The fight for equality in mainstream media is constant. We've made progress, but things are changing slowly with the sands of time. Turn on your TV, open a magazine, put on your favorite Netflix show. Have we achieved diversity yet? Maybe- or maybe in a pseudo, superficial way that convinces the majority that we've put in the work, but how does it look from someone else's perspective. Someone who grew up without a slew of role models to choose from. That's the case for most women, but even more for women of color. This becomes intensified if we're looking into the niche of say superheroes.
As a child, I adored the Disney Princesses. I envied the ease of Aurora's love life and Cinderella gorgeous gown. It was all I knew. As young girls we are taught to adore the dresses and diamond rings. We are told that if we work hard at our appearance and politeness, we will be rewarded with a handsome prince. Don't get me wrong, I love diamonds and dresses just as much as the next person, but what is the damage when we are taught to measure our value only in how attractive the opposite sex thinks we are. Things changed in my adolescence. I went to see an animated Batman film in the theaters with my boyfriend at the time and my perspective quickly molded. Batgirl was sexy, smart, kind, and tough. While my boyfriend at his friends may have seen the film as just a quintessential Batman comic, to me it was satire. Batgirl seemed to address the issues of sexism in the superhero world head on, even if no one else was listening. Bearing that in mind, I sought after other comics like Batman that focused on female protagonists. Of course, I landed on Wonder Woman and just as quickly as my search started, it stopped because there just wasn't much out there. Then, I stumbled upon Aza Comics.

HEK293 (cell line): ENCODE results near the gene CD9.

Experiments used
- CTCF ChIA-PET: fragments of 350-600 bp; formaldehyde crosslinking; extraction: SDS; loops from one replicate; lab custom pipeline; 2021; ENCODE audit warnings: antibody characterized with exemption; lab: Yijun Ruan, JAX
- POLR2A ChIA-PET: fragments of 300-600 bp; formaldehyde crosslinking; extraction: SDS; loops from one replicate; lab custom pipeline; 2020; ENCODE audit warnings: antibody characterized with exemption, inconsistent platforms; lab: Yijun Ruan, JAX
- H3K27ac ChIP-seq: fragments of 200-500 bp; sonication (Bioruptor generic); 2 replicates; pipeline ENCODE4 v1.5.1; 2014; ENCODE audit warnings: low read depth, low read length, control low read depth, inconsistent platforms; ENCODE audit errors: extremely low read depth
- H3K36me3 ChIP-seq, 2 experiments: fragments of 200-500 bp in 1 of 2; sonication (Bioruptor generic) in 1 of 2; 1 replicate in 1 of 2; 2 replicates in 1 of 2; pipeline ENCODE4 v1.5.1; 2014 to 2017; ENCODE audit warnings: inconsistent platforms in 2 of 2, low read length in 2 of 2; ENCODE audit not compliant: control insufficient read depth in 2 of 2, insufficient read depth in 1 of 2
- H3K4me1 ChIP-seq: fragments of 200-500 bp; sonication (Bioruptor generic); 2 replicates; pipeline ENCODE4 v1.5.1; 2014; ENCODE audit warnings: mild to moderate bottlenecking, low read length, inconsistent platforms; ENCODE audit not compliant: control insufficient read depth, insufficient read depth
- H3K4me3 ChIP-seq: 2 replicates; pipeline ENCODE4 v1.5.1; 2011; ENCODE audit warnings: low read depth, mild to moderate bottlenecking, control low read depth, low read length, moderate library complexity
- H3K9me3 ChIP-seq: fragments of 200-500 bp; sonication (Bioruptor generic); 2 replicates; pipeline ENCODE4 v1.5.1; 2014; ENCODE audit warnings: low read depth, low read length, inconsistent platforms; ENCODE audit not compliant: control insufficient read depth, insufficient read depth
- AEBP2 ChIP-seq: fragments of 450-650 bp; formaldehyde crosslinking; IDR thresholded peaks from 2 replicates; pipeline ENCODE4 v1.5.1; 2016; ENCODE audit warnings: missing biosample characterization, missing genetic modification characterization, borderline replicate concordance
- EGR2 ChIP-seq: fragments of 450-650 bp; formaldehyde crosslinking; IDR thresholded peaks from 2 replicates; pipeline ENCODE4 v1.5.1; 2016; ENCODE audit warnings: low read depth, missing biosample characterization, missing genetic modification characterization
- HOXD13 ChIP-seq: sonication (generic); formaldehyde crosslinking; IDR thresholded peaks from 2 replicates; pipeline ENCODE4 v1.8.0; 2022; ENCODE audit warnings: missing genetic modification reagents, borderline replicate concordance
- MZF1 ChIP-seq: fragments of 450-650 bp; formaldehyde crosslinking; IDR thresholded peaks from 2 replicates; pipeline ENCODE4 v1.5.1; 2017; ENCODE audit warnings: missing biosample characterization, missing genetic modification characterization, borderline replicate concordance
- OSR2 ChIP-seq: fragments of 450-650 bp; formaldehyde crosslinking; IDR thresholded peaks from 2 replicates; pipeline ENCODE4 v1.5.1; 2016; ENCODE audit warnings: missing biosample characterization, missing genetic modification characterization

Aza Comics is a superhero universe made up of diverse female superheroes. The mastermind behind it all is Jazmin Truesdale who experienced similar frustrations with the limiting representation of women in the world of comic books, she grew up reading."My dad and I bonded over superheroes and sci-fi growing up. One of my earliest memories is of my dad and I watching Michael Keaton in Batman together. I would say that I was a teenager when I started to distance myself from comics. While there were female superheroes very few if any were of color and I lost interest. I still kept up with wonder woman but that was pretty much it," she recalls.
Jazmin revisited the comic world as she embarked on her professional career. "I was designing a game for one of my other companies and I realized that I was created female superheroes," she says. With a background in business strategy, Jazmin conducted research on the market and realized that the industry hadn't changed since she grew frustrated with it as a teen. "Growing up my friends had always been incredibly diverse," she adds. "I knew that if I wanted to see black female superheroes they I'm sure my latina and south asian girlfriends would want to see themselves reflected as well… and The Keepers were born."